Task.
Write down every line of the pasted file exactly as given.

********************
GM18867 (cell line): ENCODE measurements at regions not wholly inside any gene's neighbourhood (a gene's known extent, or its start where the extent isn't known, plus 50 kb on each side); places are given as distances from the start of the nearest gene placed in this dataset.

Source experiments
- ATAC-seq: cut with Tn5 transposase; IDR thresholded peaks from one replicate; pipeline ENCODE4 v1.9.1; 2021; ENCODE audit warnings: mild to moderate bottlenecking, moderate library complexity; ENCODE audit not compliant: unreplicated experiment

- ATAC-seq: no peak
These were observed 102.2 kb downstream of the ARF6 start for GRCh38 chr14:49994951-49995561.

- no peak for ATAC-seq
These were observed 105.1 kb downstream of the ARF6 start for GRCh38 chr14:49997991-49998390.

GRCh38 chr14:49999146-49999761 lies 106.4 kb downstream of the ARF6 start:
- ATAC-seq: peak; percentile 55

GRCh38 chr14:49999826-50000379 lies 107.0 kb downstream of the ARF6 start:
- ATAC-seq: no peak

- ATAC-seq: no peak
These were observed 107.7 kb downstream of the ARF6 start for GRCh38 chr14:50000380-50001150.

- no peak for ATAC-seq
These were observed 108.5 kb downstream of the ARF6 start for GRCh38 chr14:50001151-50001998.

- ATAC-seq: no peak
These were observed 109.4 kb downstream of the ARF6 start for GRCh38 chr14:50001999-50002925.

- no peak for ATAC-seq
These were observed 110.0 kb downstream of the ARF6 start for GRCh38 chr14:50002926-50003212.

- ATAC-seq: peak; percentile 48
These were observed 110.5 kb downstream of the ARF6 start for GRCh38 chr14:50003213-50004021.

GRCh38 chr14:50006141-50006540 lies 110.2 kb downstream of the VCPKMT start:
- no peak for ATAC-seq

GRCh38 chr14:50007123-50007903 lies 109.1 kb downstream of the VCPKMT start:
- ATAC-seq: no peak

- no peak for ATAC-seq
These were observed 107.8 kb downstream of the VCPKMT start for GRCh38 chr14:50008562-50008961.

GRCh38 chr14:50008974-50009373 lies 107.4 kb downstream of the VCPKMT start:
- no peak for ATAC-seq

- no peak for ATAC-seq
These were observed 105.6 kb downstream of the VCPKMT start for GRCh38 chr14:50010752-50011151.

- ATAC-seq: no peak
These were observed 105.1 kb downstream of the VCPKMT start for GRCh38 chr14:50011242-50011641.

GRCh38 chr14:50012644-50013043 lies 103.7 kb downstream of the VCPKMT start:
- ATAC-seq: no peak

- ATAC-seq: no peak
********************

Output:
GM18867 (cell line): ENCODE measurements at regions not wholly inside any gene's neighbourhood (a gene's known extent, or its start where the extent isn't known, plus 50 kb on each side); places are given as distances from the start of the nearest gene placed in this dataset.

Source experiments
- ATAC-seq: cut with Tn5 transposase; IDR thresholded peaks from one replicate; pipeline ENCODE4 v1.9.1; 2021; ENCODE audit warnings: mild to moderate bottlenecking, moderate library complexity; ENCODE audit not compliant: unreplicated experiment

- ATAC-seq: no peak
These were observed 102.2 kb downstream of the ARF6 start for GRCh38 chr14:49994951-49995561.

- no peak for ATAC-seq
These were observed 105.1 kb downstream of the ARF6 start for GRCh38 chr14:49997991-49998390.

GRCh38 chr14:49999146-49999761 lies 106.4 kb downstream of the ARF6 start:
- ATAC-seq: peak; percentile 55

GRCh38 chr14:49999826-50000379 lies 107.0 kb downstream of the ARF6 start:
- ATAC-seq: no peak

- ATAC-seq: no peak
These were observed 107.7 kb downstream of the ARF6 start for GRCh38 chr14:50000380-50001150.

- no peak for ATAC-seq
These were observed 108.5 kb downstream of the ARF6 start for GRCh38 chr14:50001151-50001998.

- ATAC-seq: no peak
These were observed 109.4 kb downstream of the ARF6 start for GRCh38 chr14:50001999-50002925.

- no peak for ATAC-seq
These were observed 110.0 kb downstream of the ARF6 start for GRCh38 chr14:50002926-50003212.

- ATAC-seq: peak; percentile 48
These were observed 110.5 kb downstream of the ARF6 start for GRCh38 chr14:50003213-50004021.

GRCh38 chr14:50006141-50006540 lies 110.2 kb downstream of the VCPKMT start:
- no peak for ATAC-seq

GRCh38 chr14:50007123-50007903 lies 109.1 kb downstream of the VCPKMT start:
- ATAC-seq: no peak

- no peak for ATAC-seq
These were observed 107.8 kb downstream of the VCPKMT start for GRCh38 chr14:50008562-50008961.

GRCh38 chr14:50008974-50009373 lies 107.4 kb downstream of the VCPKMT start:
- no peak for ATAC-seq

- no peak for ATAC-seq
These were observed 105.6 kb downstream of the VCPKMT start for GRCh38 chr14:50010752-50011151.

- ATAC-seq: no peak
These were observed 105.1 kb downstream of the VCPKMT start for GRCh38 chr14:50011242-50011641.

GRCh38 chr14:50012644-50013043 lies 103.7 kb downstream of the VCPKMT start:
- ATAC-seq: no peak

- ATAC-seq: no peak